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Merriam-Webster says "initiative" can be also an adjective, however, it is adjectival from "to initiate", meaning "introductory" or "preliminary". What is then the correct adjective of "initiative" as in "this guys shows great initiative"? This guy is...?

Edit: I am afraid I did not phrase my question clearly: I am not interested in the meanings derived from "to initiate", actually I was quite surprised to find out this other meaning of the word. My question relates to -- what I believe is today's prime meaning of the word -- initiative as a positive quality in people who come up with their own solutions, need not to be told exactly what to do, etc. These people are ...?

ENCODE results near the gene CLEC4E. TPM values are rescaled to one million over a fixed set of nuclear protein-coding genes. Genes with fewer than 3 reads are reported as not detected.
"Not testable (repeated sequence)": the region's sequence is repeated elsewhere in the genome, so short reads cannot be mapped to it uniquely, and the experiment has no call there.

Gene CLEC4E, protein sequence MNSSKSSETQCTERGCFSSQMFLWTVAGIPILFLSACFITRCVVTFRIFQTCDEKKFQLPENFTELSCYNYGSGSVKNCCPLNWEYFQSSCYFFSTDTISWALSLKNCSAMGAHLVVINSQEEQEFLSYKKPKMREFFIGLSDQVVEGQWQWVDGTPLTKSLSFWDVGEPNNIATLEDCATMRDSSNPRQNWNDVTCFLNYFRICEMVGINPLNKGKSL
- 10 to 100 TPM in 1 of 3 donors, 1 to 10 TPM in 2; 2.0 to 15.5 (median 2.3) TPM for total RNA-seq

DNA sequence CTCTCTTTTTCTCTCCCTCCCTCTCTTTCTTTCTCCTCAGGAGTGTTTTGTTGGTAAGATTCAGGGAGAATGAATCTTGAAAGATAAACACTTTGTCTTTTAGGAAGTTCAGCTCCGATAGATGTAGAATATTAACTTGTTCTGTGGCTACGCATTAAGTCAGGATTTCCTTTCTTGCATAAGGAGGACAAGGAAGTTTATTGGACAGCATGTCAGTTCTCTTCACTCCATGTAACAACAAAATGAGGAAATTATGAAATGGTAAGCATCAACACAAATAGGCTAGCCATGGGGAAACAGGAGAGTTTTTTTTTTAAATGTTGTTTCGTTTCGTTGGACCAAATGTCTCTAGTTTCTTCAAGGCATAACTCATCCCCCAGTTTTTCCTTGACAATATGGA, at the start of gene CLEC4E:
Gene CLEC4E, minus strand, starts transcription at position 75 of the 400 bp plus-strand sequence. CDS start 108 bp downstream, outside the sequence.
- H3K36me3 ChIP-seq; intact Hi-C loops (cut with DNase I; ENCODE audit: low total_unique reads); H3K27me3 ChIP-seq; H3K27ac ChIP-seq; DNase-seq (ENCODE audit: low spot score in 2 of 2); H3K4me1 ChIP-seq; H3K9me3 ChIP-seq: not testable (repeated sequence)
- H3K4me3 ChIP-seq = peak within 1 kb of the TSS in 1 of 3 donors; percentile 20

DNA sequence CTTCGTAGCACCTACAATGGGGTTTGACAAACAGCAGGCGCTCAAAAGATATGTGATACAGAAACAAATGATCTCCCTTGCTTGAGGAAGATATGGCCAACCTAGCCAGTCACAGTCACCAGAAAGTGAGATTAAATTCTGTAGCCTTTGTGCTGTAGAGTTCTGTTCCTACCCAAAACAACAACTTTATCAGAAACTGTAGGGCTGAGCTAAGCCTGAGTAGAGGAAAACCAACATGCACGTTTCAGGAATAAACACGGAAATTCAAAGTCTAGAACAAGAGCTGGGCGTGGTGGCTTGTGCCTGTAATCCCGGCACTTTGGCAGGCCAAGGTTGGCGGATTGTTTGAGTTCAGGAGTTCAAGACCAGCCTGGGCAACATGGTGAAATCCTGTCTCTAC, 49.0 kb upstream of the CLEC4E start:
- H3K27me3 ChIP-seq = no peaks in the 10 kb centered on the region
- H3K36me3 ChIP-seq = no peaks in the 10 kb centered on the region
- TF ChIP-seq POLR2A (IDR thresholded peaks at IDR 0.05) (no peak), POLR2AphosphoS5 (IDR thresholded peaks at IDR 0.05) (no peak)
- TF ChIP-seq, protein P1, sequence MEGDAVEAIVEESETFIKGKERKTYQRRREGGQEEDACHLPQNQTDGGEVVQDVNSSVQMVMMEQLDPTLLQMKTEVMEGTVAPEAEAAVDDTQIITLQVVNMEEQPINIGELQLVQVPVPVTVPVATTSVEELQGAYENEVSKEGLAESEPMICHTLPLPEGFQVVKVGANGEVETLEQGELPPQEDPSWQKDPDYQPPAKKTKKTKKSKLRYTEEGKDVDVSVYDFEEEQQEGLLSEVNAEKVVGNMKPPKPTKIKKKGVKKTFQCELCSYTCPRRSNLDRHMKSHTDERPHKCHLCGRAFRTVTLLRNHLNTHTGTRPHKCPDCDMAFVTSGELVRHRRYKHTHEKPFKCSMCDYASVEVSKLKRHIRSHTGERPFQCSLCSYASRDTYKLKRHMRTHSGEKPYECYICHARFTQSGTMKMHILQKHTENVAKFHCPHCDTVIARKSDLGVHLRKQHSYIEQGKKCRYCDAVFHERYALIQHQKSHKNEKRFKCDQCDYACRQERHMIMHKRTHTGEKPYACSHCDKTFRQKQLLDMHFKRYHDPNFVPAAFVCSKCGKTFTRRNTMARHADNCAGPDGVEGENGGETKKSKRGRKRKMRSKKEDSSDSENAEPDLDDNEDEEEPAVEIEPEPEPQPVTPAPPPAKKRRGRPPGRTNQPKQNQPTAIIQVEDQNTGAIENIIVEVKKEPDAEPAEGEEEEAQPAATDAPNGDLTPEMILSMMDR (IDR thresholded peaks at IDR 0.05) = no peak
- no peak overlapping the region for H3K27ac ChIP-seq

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An overused résumé phrase is (a) self-starter. :) –  cornbread ninja 麵包忍者 Jun 20 '12 at 16:37
Yep, I would use self-starting. –  JLG Jun 20 '12 at 16:56

2 Answers 2

up vote 4 down vote accepted

Somewhat to my chagrin, I think I'd go with proactive.

The adjective usage of initiative that you're finding documented would have to be spoken as "inish-ee-aytiv" (as opposed to the noun "inish-uh-tiv") in order to be understood, it would sound distractingly odd, and your chances of getting your meaning across still aren't too hot. In written communication it would be a total loss.

In some circumstances you could go with a fairly close mapping to initiatory, but that would not typically be understood properly either.

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The OED also records initiative as an adjective, but I’d be surprised to find it used as such today. In your example, I think you’d have to use a different word altogether, such as enterprising.

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